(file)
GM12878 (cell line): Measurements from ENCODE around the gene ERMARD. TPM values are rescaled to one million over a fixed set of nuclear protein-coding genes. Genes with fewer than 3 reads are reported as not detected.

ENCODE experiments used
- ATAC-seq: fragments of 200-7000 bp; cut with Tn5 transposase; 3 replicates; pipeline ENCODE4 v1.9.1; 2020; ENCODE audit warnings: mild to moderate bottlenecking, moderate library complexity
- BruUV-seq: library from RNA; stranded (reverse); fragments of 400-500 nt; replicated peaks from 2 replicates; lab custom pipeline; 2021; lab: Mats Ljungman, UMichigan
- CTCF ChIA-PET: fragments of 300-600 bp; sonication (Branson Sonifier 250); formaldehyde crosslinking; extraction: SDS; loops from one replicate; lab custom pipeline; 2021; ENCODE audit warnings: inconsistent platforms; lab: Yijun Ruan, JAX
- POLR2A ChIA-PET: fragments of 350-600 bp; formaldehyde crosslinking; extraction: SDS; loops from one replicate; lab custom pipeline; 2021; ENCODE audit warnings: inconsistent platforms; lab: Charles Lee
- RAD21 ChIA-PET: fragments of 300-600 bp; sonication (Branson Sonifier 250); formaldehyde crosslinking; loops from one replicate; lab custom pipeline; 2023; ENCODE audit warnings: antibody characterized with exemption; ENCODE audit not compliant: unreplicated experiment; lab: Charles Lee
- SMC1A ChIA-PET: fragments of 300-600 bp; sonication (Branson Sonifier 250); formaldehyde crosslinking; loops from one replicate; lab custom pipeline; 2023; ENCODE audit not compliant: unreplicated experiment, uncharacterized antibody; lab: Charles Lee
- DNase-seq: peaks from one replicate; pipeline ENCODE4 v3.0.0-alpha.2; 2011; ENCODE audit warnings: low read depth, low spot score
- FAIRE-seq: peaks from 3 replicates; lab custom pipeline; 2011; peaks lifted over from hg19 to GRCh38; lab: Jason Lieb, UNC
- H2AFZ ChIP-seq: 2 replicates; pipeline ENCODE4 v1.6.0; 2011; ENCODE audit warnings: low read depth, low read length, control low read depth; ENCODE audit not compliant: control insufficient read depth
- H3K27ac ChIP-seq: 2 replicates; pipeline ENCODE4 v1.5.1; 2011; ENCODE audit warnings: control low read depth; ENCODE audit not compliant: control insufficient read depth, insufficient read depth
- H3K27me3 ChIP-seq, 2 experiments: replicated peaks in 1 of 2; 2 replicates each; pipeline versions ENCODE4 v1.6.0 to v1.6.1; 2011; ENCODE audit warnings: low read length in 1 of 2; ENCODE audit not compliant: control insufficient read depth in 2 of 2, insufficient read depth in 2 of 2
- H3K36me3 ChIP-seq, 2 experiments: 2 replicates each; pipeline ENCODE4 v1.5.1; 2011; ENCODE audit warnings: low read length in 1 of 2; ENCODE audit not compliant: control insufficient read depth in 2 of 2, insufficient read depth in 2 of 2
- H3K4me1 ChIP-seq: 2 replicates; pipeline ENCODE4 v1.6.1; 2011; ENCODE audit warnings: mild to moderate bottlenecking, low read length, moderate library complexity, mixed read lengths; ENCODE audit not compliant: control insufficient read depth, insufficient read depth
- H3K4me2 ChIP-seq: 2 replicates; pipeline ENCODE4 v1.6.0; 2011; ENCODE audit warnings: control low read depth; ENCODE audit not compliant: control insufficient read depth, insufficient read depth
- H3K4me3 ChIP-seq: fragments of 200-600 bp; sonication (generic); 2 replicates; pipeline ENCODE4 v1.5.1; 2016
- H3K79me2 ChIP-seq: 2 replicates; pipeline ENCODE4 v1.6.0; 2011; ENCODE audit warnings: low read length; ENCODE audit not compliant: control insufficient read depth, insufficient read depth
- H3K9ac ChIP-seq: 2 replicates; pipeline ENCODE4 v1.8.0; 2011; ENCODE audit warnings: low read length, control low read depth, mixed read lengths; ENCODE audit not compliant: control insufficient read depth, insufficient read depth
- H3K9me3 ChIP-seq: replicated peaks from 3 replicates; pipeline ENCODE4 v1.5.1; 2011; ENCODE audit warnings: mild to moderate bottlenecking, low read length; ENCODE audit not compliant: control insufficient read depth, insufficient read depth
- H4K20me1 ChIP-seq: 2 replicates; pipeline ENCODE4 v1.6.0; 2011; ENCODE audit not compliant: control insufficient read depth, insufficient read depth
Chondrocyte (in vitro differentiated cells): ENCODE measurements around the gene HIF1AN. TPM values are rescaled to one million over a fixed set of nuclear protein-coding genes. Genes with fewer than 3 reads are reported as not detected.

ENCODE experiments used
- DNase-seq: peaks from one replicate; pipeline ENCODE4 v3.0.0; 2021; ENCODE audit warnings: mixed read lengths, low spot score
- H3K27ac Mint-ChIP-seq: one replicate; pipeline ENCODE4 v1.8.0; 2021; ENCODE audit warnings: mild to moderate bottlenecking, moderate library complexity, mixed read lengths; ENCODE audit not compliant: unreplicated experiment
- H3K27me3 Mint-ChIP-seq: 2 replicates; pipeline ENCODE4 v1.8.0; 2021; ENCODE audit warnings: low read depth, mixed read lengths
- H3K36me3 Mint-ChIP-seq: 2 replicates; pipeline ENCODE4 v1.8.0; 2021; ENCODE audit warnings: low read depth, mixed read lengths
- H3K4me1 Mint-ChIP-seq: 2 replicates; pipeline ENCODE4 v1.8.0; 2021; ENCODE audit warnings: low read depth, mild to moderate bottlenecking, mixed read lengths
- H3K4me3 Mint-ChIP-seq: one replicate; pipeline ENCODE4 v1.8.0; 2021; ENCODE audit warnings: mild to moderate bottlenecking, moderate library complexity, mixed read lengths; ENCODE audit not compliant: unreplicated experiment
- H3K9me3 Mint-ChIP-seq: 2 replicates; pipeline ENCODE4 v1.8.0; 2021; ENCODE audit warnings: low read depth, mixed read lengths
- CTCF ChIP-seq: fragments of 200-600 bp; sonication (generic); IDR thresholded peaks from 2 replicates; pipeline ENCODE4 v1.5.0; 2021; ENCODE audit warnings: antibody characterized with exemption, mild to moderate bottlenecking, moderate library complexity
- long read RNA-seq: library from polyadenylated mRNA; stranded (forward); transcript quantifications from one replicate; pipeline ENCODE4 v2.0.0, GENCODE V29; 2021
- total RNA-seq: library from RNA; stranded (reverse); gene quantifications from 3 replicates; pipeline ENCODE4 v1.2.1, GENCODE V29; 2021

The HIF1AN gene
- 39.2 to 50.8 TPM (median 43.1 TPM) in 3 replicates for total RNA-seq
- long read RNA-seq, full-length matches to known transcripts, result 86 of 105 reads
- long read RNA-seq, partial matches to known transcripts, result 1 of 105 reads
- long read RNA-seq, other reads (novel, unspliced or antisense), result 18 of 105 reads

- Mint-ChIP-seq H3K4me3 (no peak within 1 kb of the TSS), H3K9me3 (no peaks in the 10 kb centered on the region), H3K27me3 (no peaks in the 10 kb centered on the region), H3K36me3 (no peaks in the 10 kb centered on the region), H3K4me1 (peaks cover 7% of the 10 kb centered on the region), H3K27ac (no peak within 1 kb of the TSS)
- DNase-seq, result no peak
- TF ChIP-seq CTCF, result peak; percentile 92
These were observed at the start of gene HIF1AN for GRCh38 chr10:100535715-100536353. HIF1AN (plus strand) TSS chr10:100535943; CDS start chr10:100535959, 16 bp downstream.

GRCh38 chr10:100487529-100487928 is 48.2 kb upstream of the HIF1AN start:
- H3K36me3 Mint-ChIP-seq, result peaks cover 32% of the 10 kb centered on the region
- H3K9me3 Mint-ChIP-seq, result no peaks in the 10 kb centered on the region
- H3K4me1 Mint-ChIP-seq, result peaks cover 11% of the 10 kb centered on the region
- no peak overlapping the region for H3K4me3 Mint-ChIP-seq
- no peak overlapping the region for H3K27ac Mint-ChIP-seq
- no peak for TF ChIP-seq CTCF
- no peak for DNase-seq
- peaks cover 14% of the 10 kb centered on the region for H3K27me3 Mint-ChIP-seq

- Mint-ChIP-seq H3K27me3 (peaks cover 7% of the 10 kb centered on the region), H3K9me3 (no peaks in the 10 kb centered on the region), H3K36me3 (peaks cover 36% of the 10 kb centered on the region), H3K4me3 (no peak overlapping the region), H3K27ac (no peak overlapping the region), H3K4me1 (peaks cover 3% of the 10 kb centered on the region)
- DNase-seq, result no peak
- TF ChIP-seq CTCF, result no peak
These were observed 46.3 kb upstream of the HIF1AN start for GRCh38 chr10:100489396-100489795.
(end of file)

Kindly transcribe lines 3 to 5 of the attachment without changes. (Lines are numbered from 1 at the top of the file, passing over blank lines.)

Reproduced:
- ATAC-seq: fragments of 200-7000 bp; cut with Tn5 transposase; 3 replicates; pipeline ENCODE4 v1.9.1; 2020; ENCODE audit warnings: mild to moderate bottlenecking, moderate library complexity
- BruUV-seq: library from RNA; stranded (reverse); fragments of 400-500 nt; replicated peaks from 2 replicates; lab custom pipeline; 2021; lab: Mats Ljungman, UMichigan
- CTCF ChIA-PET: fragments of 300-600 bp; sonication (Branson Sonifier 250); formaldehyde crosslinking; extraction: SDS; loops from one replicate; lab custom pipeline; 2021; ENCODE audit warnings: inconsistent platforms; lab: Yijun Ruan, JAX